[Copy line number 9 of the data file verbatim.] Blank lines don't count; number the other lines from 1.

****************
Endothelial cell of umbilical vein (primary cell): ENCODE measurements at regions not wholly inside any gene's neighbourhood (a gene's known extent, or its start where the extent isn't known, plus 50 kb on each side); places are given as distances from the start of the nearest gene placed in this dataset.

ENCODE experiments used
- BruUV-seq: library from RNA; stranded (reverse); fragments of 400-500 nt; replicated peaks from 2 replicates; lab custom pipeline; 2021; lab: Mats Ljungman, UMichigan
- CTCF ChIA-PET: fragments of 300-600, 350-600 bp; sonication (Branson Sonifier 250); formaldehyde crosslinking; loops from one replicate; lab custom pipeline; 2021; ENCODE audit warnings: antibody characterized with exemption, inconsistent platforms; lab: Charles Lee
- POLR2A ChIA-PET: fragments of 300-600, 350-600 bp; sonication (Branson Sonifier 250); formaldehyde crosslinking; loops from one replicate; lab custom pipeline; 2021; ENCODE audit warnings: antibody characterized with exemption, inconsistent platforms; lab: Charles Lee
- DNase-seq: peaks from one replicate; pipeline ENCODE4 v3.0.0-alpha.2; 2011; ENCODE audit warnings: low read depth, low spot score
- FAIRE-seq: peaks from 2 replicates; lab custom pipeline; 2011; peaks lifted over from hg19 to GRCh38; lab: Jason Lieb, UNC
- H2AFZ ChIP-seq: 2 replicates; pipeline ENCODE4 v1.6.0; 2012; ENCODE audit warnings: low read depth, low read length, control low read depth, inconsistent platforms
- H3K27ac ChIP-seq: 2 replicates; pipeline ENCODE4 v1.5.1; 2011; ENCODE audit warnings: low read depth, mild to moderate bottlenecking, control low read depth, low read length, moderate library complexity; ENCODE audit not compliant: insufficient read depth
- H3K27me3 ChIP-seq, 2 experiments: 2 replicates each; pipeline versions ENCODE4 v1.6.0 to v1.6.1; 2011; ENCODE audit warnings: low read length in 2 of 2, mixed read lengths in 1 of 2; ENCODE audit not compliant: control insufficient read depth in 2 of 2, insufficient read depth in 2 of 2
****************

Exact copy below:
- H3K27ac ChIP-seq: 2 replicates; pipeline ENCODE4 v1.5.1; 2011; ENCODE audit warnings: low read depth, mild to moderate bottlenecking, control low read depth, low read length, moderate library complexity; ENCODE audit not compliant: insufficient read depth